Over 220 people working on humanitarian aid, human rights, poverty alleviation, health and other development issues met in Taipei on October 17-18 to discuss the post-2015 agenda at the “2014 Asian NGOs International Development Conference”.
What happens after the Millennium Development Goals?
The conference focused on what happens after the deadline to achieve the Millennium Development Goals (MDGs) passes. The MDGs are a set of targets to halve poverty, provide universal primary education and reach other aims,which were agreed by the UN in 2000. The deadline to achieve the goals is next year.
(First day of conference: World Café—international CSOs communication)
Looking to 2015 and beyond, the UN is discussing two sets of targets called the Sustainable Development Goals (SDGs) and the post-2015 Development Agenda. As the UN discusses how to combine these streams into a coherent plan for the future, NGOs are stepping up their efforts to make sure the targets are not watered down.
At the conference, participants from 14 countries around Asia and the Pacific examined theproposed 17 objectivesof the SDGs, which include ending poverty, achieving gender equality, developing sustainable energy, and achieving economic growth with high employment.
Ms. Julia Sanchez, President and CEO of Canadian Council for International Cooperation, and Mr. Antonio Tujan, director of IBON International, praised the goals for their ambitious nature, but urged caution that they should not be compromised in the final stages of negotiation leading up to next year.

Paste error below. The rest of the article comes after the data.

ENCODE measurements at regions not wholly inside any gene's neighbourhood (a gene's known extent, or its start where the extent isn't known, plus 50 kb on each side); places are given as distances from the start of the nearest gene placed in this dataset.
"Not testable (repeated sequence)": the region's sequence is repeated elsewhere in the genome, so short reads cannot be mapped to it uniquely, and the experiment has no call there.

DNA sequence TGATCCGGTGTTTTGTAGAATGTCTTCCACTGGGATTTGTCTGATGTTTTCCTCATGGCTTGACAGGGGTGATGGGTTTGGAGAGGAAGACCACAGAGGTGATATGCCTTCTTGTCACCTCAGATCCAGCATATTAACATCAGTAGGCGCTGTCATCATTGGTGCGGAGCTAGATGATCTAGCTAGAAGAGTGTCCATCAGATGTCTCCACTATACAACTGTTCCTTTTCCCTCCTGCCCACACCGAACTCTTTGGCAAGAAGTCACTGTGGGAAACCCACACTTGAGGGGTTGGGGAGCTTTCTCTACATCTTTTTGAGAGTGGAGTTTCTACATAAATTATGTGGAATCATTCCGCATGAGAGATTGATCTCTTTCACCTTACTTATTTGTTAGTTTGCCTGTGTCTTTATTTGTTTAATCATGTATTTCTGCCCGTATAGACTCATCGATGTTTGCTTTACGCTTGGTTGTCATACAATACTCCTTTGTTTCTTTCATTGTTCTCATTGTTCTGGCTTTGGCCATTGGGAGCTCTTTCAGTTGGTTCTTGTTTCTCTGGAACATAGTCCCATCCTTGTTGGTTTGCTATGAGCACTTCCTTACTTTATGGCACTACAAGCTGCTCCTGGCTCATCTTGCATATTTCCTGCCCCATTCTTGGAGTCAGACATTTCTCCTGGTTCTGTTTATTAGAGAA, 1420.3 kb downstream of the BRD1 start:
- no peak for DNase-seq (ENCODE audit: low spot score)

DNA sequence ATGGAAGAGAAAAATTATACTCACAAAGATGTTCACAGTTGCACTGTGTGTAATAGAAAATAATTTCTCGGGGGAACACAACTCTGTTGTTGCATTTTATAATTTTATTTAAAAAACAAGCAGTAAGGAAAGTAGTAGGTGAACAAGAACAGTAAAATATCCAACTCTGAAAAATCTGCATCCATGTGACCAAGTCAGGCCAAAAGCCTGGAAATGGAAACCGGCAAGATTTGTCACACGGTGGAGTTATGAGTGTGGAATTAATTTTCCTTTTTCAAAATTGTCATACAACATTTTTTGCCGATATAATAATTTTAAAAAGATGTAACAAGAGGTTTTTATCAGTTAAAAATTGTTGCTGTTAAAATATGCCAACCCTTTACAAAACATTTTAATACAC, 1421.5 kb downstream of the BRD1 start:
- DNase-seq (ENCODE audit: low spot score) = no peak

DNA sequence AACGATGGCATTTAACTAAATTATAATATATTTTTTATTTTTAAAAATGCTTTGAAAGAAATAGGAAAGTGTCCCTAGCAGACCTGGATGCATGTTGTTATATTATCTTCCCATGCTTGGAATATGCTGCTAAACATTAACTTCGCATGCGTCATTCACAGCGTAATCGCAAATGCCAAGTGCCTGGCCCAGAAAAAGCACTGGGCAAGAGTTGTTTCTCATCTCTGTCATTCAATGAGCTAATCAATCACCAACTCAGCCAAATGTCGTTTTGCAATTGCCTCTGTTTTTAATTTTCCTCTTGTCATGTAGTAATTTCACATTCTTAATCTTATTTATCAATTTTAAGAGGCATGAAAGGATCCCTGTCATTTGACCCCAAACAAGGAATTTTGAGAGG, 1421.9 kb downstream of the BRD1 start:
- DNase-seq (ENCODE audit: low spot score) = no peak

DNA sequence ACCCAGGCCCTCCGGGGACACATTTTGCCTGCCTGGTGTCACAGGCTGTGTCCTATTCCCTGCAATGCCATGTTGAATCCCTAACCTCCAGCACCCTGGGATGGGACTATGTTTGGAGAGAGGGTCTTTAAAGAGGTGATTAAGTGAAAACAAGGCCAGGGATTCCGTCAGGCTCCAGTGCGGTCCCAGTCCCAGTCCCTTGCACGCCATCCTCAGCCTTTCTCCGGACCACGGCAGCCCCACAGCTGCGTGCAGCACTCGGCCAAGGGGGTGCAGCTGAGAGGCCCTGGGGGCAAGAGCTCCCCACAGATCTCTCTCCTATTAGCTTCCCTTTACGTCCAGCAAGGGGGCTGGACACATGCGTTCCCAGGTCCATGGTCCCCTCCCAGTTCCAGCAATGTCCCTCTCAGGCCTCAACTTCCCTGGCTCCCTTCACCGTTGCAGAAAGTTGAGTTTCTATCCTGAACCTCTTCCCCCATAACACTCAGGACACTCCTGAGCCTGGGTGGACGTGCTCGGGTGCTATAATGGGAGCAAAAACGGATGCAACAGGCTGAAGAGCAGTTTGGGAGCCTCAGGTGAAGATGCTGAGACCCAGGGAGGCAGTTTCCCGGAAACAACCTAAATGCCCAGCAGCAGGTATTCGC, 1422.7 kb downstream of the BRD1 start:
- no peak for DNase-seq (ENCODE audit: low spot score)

In stark contrast to the MDGs, the SDGs were developed in close cooperation and consultation with NGOs, givingmarginalized groupsa chance to voice their opinionsand add to the targets.Although this has created a highly complex framework for intervention, Tujan said it was better than no intervention at all.
NGOs have also stepped up the challenge by producing their own set of guidelines to make humanitarian aid and development work more effective, transparent and accountable, which are founded on a “human-rights based approach”.
（Second day of conference: Group photo of participants）
International participation of Taiwanese NGOs
On the first day of the conference five Taiwanese NGOs, including the Noordhoff Craniofacial Foundation, Changhua Christian Hospital, Taipei Overseas Peace Service (TOPS), and ELIV International and Harmony Home shared case studies of projects in Pakistan, Vietnam, Thailand, and China. Services included life-changing plastic surgery, a health projectin a remote village, education for refugees, and shelter for HIV-AIDS carriers.
South-South cooperation and sustainable development
On the second day of the conference, representatives from India, Cambodia, Japan and Korea shared how they were working in line with the principles of human rights, equality, and transparency to develop communities around Asia and the rest of the world in peaceful, sustainable and inclusive ways.